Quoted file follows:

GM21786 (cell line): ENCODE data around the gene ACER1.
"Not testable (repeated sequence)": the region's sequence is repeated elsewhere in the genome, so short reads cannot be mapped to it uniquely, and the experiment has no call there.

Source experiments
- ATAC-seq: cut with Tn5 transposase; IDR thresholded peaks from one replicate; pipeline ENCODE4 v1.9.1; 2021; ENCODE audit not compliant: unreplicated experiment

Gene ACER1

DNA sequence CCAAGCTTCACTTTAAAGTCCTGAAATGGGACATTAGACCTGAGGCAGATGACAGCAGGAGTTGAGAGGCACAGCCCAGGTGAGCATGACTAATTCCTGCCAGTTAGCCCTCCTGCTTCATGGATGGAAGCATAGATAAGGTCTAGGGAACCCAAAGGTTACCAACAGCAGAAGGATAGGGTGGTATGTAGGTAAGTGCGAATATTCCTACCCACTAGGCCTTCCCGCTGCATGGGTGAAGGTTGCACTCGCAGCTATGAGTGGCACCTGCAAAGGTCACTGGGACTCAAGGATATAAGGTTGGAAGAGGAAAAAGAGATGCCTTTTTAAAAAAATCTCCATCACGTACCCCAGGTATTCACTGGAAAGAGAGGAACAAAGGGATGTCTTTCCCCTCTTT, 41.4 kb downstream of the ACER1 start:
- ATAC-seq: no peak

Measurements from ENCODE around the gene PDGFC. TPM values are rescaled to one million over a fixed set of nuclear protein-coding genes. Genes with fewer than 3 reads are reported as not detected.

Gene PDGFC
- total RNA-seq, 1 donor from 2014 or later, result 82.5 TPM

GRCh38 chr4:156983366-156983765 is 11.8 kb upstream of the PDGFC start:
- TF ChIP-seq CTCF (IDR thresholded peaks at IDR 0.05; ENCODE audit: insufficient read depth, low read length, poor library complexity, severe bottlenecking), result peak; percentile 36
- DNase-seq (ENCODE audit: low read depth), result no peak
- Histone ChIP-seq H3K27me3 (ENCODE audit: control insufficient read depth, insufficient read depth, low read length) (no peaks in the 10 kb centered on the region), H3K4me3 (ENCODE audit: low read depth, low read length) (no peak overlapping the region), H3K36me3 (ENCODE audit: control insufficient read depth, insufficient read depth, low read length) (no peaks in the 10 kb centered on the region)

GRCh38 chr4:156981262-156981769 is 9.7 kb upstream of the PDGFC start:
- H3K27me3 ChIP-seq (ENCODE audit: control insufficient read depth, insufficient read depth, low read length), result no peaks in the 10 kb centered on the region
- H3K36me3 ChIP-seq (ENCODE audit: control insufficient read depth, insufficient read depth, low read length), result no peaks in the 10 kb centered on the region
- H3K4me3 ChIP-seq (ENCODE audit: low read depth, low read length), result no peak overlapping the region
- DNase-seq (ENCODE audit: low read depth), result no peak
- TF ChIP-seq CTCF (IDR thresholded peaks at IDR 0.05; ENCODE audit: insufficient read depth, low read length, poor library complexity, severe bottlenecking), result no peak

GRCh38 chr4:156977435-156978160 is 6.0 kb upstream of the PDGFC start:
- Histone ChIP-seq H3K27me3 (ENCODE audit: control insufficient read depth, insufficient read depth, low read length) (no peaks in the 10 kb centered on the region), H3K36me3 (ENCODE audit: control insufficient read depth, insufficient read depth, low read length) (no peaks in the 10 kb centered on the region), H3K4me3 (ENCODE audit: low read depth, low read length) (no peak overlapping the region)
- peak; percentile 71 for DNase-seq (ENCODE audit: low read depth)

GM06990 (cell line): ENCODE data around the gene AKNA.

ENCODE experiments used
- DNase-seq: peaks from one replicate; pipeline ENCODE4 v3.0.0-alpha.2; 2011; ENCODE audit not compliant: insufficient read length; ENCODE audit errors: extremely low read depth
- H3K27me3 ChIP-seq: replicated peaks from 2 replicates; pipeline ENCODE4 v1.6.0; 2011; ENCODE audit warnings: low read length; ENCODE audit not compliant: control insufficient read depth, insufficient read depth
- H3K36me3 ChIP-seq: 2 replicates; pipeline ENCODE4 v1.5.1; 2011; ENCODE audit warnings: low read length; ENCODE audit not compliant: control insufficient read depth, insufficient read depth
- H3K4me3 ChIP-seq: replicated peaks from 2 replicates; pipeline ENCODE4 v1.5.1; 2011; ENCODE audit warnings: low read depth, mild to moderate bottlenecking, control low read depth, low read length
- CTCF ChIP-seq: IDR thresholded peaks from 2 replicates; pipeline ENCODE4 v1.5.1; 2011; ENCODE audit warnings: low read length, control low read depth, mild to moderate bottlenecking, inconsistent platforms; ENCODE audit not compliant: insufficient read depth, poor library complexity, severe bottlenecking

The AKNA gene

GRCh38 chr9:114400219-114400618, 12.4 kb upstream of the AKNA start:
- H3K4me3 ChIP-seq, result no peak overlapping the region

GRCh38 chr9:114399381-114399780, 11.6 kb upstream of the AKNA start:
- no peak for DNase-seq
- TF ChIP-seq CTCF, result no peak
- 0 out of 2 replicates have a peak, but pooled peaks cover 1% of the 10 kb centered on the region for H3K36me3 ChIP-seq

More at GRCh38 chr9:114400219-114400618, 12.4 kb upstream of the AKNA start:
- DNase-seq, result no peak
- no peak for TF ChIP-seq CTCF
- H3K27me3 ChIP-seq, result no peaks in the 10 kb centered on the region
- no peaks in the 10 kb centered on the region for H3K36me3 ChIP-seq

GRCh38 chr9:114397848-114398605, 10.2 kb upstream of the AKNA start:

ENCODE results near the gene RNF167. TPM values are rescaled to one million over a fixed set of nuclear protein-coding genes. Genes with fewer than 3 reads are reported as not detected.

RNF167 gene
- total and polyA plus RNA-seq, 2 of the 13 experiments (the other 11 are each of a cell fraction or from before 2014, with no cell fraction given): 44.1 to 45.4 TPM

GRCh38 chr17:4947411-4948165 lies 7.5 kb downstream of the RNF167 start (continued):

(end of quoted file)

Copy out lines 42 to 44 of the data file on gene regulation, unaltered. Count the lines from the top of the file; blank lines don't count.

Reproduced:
- no peaks in the 10 kb centered on the region for H3K36me3 ChIP-seq

GRCh38 chr9:114397848-114398605, 10.2 kb upstream of the AKNA start:

ENCODE results near the gene RNF167. TPM values are rescaled to one million over a fixed set of nuclear protein-coding genes. Genes with fewer than 3 reads are reported as not detected.